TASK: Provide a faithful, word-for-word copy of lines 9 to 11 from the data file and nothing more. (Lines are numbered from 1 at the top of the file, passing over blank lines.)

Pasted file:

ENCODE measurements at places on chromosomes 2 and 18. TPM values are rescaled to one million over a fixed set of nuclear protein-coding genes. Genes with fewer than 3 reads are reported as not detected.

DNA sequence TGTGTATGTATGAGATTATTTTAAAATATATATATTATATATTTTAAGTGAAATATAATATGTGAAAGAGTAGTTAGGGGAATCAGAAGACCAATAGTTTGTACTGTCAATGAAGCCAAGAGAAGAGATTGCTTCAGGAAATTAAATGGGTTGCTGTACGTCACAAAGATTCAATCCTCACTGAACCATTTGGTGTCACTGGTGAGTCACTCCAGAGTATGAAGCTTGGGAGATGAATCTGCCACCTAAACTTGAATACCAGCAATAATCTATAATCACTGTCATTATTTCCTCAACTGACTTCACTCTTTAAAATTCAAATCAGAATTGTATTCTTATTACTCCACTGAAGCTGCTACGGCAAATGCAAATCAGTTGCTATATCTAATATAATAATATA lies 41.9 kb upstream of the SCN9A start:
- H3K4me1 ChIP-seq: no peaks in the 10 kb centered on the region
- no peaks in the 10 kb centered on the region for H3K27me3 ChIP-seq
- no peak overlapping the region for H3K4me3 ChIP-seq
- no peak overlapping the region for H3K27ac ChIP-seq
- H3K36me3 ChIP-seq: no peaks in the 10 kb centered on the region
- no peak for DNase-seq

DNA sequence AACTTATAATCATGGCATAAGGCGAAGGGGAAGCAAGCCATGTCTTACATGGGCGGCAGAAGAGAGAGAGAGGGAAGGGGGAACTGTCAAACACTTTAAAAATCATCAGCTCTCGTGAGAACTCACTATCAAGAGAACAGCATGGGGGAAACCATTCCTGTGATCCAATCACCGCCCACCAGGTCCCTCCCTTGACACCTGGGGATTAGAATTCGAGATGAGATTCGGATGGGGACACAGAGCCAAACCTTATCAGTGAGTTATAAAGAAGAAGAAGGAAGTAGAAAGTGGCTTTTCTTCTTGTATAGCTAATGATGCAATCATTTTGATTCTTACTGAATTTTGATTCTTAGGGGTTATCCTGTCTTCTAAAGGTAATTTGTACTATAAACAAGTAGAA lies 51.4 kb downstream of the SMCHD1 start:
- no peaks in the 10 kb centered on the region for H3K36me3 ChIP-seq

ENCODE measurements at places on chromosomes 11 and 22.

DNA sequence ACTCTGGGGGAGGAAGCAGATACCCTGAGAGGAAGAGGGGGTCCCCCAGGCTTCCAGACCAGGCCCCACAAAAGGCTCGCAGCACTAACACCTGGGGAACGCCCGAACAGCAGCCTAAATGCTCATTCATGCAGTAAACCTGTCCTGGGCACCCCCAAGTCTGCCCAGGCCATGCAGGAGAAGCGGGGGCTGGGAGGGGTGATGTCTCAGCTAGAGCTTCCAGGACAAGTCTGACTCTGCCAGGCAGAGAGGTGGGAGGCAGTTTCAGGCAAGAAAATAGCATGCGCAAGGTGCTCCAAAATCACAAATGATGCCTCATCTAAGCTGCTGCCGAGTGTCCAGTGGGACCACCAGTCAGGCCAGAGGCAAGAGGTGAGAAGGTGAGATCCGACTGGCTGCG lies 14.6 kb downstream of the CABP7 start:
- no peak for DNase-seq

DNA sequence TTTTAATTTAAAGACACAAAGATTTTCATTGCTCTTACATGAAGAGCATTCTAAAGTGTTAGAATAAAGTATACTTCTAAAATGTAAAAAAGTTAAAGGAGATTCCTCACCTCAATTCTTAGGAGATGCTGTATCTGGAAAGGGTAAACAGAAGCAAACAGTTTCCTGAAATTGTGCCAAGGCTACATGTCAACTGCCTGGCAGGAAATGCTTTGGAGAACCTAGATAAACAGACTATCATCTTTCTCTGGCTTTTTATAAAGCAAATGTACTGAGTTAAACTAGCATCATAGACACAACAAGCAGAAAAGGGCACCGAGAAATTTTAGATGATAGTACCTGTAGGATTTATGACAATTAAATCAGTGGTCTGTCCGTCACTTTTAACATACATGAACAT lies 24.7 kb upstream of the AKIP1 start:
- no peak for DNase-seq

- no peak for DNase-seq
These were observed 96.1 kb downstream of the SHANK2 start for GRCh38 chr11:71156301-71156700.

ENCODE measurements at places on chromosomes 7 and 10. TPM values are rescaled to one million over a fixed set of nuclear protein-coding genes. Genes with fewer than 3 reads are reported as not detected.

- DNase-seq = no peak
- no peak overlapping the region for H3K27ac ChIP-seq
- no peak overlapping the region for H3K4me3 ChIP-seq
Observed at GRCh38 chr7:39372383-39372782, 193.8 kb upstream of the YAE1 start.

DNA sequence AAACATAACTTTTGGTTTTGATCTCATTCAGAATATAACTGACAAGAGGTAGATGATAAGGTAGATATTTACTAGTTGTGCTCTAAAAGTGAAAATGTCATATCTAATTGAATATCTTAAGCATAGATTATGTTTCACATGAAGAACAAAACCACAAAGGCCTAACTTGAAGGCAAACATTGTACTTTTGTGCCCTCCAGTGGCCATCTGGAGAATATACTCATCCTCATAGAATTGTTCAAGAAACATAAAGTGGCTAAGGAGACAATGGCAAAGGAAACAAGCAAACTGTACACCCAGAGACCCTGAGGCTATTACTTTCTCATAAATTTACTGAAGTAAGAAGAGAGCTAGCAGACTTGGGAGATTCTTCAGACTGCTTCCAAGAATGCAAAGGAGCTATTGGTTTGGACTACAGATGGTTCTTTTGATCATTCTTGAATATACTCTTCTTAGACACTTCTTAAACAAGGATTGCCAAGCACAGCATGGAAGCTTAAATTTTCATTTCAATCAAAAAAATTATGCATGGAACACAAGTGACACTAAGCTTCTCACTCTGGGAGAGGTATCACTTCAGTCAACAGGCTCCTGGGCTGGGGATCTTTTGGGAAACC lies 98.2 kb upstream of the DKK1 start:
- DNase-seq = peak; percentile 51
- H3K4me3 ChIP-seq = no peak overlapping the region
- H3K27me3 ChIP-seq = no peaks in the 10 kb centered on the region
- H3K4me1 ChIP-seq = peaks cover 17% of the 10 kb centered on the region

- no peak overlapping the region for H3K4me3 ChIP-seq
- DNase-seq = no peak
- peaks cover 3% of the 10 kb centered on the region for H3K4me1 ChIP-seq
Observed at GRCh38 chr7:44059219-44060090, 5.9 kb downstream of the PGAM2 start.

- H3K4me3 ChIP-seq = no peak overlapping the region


DNA sequence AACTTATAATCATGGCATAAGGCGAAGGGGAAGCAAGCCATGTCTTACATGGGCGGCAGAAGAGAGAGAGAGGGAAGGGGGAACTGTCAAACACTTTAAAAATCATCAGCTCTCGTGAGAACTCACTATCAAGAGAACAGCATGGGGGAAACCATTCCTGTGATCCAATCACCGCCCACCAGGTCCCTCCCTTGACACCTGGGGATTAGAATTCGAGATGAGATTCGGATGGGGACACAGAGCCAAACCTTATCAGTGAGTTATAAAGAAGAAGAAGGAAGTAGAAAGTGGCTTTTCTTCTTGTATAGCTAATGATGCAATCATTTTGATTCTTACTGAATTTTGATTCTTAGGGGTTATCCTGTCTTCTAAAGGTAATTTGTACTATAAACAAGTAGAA lies 51.4 kb downstream of the SMCHD1 start:
- no peaks in the 10 kb centered on the region for H3K36me3 ChIP-seq

ENCODE measurements at places on chromosomes 11 and 22.